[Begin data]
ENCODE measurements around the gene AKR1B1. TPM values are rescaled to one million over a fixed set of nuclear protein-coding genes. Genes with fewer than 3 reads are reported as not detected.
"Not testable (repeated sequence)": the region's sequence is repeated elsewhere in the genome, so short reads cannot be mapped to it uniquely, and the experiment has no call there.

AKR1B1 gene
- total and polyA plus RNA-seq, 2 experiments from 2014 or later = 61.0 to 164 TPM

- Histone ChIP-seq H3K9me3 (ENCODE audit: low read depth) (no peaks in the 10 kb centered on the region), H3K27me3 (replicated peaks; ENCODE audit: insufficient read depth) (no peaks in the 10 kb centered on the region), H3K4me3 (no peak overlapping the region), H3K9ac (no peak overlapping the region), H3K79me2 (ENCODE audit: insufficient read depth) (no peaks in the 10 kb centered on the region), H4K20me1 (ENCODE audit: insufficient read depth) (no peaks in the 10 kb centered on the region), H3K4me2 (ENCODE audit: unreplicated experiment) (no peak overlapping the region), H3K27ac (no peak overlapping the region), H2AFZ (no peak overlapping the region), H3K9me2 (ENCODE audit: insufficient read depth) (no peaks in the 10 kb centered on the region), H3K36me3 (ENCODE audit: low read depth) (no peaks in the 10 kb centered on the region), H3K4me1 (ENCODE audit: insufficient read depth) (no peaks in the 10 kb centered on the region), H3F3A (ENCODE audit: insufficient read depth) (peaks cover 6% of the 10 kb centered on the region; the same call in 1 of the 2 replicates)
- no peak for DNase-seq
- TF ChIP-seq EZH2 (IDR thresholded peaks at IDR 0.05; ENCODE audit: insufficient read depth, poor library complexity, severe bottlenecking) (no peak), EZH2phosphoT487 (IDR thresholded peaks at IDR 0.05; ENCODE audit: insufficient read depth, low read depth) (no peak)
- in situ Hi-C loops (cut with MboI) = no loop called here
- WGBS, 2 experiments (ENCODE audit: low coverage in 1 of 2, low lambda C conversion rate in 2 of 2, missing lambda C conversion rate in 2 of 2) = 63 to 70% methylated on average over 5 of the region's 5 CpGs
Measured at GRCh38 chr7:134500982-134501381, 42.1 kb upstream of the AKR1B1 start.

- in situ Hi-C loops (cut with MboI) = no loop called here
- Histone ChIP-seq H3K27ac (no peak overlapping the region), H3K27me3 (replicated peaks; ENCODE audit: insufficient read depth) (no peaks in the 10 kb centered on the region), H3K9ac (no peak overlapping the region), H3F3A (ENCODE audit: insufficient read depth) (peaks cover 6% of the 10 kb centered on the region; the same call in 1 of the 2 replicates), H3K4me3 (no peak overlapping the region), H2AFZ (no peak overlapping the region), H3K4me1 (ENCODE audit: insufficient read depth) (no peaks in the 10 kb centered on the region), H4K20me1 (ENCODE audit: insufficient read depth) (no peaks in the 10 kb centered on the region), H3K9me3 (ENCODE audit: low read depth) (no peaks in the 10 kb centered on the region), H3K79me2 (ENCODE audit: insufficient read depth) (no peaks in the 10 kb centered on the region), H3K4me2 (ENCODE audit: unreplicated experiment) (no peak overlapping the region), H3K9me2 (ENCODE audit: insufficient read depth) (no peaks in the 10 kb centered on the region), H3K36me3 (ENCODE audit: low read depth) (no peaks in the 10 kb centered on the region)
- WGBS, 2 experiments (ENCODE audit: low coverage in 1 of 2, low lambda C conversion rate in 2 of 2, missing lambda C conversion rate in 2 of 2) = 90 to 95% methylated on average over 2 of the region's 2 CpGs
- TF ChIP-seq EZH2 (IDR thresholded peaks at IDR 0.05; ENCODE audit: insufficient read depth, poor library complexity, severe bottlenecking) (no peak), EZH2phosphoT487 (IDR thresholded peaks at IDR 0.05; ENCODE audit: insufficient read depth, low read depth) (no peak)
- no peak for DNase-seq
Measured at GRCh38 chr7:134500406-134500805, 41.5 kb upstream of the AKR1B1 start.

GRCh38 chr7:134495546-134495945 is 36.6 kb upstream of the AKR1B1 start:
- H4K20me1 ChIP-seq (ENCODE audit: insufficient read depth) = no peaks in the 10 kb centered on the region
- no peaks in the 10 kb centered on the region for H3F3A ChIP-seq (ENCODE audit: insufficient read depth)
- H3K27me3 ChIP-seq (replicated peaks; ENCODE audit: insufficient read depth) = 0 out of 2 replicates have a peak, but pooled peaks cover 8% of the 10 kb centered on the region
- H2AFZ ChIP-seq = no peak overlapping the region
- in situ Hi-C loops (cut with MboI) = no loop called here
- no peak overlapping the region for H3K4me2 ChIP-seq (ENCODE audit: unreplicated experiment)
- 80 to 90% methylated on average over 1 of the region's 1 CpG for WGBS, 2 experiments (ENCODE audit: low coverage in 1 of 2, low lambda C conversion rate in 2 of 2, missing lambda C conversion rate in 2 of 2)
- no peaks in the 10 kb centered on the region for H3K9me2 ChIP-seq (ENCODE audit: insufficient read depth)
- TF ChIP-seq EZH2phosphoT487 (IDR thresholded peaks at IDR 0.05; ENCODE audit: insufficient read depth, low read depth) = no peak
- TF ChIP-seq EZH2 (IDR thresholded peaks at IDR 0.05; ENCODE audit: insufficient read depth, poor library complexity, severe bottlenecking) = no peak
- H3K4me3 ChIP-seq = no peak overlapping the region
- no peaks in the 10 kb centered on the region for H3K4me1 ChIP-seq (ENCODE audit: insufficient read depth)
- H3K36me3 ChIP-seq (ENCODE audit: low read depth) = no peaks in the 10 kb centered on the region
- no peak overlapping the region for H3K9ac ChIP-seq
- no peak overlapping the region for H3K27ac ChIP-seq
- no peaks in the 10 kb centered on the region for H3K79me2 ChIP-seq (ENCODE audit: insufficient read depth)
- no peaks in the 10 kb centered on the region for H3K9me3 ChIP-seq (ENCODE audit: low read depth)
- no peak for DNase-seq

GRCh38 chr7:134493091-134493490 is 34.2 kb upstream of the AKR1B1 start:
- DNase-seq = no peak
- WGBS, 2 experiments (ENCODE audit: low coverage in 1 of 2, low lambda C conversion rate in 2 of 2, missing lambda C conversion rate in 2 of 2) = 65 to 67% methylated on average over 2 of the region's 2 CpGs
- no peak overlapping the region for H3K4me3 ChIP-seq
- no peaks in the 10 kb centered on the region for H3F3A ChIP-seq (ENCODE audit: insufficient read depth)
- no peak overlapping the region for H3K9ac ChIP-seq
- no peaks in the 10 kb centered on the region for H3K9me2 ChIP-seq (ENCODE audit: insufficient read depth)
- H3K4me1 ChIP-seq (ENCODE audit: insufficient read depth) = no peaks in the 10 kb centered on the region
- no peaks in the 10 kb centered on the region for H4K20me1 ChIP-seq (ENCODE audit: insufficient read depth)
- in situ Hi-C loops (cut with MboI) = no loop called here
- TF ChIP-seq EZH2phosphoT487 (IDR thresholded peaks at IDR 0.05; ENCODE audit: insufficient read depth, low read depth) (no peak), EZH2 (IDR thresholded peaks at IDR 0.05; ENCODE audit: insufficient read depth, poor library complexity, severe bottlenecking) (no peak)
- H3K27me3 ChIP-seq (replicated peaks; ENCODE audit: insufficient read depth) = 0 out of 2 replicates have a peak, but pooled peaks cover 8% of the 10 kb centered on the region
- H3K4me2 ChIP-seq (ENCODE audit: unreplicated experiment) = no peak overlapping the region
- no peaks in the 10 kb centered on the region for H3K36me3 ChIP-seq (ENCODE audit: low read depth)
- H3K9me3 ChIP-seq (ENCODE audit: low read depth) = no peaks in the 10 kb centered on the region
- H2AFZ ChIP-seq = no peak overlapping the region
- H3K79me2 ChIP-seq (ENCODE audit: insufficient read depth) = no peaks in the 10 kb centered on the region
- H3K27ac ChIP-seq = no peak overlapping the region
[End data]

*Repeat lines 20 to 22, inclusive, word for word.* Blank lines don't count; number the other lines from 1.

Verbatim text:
- H3K27me3 ChIP-seq (replicated peaks; ENCODE audit: insufficient read depth) = 0 out of 2 replicates have a peak, but pooled peaks cover 8% of the 10 kb centered on the region
- H2AFZ ChIP-seq = no peak overlapping the region
- in situ Hi-C loops (cut with MboI) = no loop called here